[190 NJSuper Page 276]

Where, for reasons deemed compelling by the trial judge, who is best situated intelligently to make such a decision, the ends of substantial justice cannot be attained without discontinuing the trial, a mistrial may be declared without the defendant's consent and even over his objection, and he may be retried consistently with the Fifth Amendment. . . . It is also clear that "This Court has long favored the rule of discretion in the trial judge to declare a mistrial and to require another panel to try the defendant if the ends of justice will be better served . . .," and that we have consistently declined to scrutinize with shart surveillance the exercise of that discretion. [ Id. at 368, 81 S. Ct. at 1526 (citations omitted).]

Focusing on the trial judge's purpose of protecting defendant's rights, the Court was unwilling to hold that where it clearly appears that the trial judge granted a mistrial in the sole interest of defendant the necessary consequence is to bar all retrial. Id. at 369, 81 S. Ct. at 1526-1527.

In United States v. Jorn, 400 U.S. 470, 91 S. Ct. 547, 27 L. Ed. 2d 543 (1971), defendant was charged with 25 counts of willfully assisting in the preparation of fraudulent income tax returns. Five of the witnesses were taxpayers whom defendant aided in preparing fraudulent returns. When the first of these witnesses was called, the trial judge refused to allow him to testify until he consulted an attorney because the judge did not believe that the witness had been given an adequate Fifth Amendment warning at the time he was contacted by the Internal Revenue Service. After determining that the other four witnesses were similarly situated, the judge aborted the trial. Id. at 472-473, 91 S. Ct. at 550-551. Thus, Jorn is similar to the case before us to the extent that a mistrial was declared to protect an interest other than defendant's.

Stating that when the trial judge terminates the trial without defendant's consent, the defendant has been deprived of his valued right to have his trial completed by a particular jury, the Jorn court said:

If that right to go to a particular tribunal is valued, it is because, independent of the threat of bad-faith conduct by judge or prosecutor, the defendant has a significant interest in the decision whether or not to take the case from the jury when circumstances occur which might be thought to warrant a declaration of mistrial. Thus, where circumstances develop not attributable to prosecutorial or judicial over reaching, a motion by the defendant for mistrial is ordinarily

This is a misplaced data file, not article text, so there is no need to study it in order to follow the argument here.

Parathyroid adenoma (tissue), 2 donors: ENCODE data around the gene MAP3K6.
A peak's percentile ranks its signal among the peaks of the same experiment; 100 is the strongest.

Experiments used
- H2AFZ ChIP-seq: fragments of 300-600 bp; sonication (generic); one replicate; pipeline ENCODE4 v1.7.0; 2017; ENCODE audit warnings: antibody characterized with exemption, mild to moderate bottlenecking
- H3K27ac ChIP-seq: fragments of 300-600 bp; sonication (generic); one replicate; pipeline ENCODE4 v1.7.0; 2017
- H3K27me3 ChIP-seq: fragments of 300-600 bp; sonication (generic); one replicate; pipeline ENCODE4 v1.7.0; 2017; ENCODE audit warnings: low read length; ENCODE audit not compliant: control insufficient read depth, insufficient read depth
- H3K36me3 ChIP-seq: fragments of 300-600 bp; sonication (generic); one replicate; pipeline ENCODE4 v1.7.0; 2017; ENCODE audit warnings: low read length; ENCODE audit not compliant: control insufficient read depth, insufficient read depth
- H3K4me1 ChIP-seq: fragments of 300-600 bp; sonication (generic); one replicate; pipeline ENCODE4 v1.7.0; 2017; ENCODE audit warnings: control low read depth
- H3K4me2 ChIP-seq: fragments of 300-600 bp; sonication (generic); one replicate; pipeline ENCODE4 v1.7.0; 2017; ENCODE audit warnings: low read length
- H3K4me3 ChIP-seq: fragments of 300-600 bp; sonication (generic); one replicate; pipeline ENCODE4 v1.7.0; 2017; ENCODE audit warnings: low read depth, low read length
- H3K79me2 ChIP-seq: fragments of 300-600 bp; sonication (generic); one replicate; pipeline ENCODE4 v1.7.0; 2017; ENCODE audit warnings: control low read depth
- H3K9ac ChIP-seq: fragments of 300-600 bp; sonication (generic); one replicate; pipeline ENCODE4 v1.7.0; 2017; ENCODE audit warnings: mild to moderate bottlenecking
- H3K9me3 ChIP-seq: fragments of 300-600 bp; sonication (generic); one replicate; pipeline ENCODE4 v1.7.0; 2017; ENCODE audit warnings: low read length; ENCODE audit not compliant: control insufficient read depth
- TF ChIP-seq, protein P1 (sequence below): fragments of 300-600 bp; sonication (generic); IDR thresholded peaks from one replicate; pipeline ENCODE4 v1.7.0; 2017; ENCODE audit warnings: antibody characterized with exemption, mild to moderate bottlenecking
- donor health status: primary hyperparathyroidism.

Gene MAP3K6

[190 NJSuper Page 277]

assumed to remove any barrier to reprosecution, even if the defendant's motion is necessitated by prosecutorial or judicial error. In the absence of such a motion, the Perez doctrine of manifest necessity stands as a command to trial judges not to foreclose the defendant's option until a scrupulous exercise of judicial discretion leads to the conclusion that the ends of public justice would not be served by a continuation of the proceedings. [Citations omitted.]

In sum, counsel for both sides perform in an imperfect world; in this area, bright-line rules based on either the source of the problem or the intended beneficiary of the ruling would only disserve the vital competing interests of the Government and the defendant. The trial judge must recognize that lack of preparedness by the Government to continue the trial directly implicates policies underpinning both the double jeopardy provision and the speedy trial guarantee. [Citations omitted.] Alternatively, the judge must bear in mind the potential risks of abuse by the defendant of society's unwillingness to unnecessarily subject him to repeated prosecutions. Yet, in the final analysis, the judge must always temper the decision whether or not to abort the trial by considering the importance to the defendant of being able, once and for all, to conclude his confrontation with society through the verdict of a tribunal he might believe to be favorably disposed to his fate. [ Id. at 485-486, 91 S. Ct. at 557-558 (emphasis supplied).]

In Jorn, the Supreme Court concluded that the trial court aborted the proceedings too abruptly, did not consider the possibility of a continuance nor make any "effort to exercise a sound discretion to assure that, taking all the circumstances into account, there was a manifest necessity for the sua sponte declaration of this mistrial," id. at 487, 91 S. Ct. at 558, and held that defendant's reprosecution was barred by double jeopardy principles. Ibid. See also Downum v. United States, 372 U.S. 734, 83 S. Ct. 1033, 10 L. Ed. 2d 100 (1963).

In State v. Rechtschaffer, 70 N.J. 395, 404-410 (1976), our Supreme Court reviewed the United States Supreme Court's opinions on this aspect of double jeopardy and said

The common threads that run through the Supreme Court cases are centered about the propriety of the trial court's granting sua sponte the mistrial and its cause. Did the trial court properly exercise its discretion so that a mistrial was justified? Did it have a viable alternative? If justified, what circumstances created the situation? Was it due to prosecutorial or defense misconduct? Will a second trial accord with the ends of public justice and with proper judicial administration? Will the defendant be prejudiced by a second trial, and if so, to what extent? [ Id. at 410-411.]

[190 NJSuper Page 278]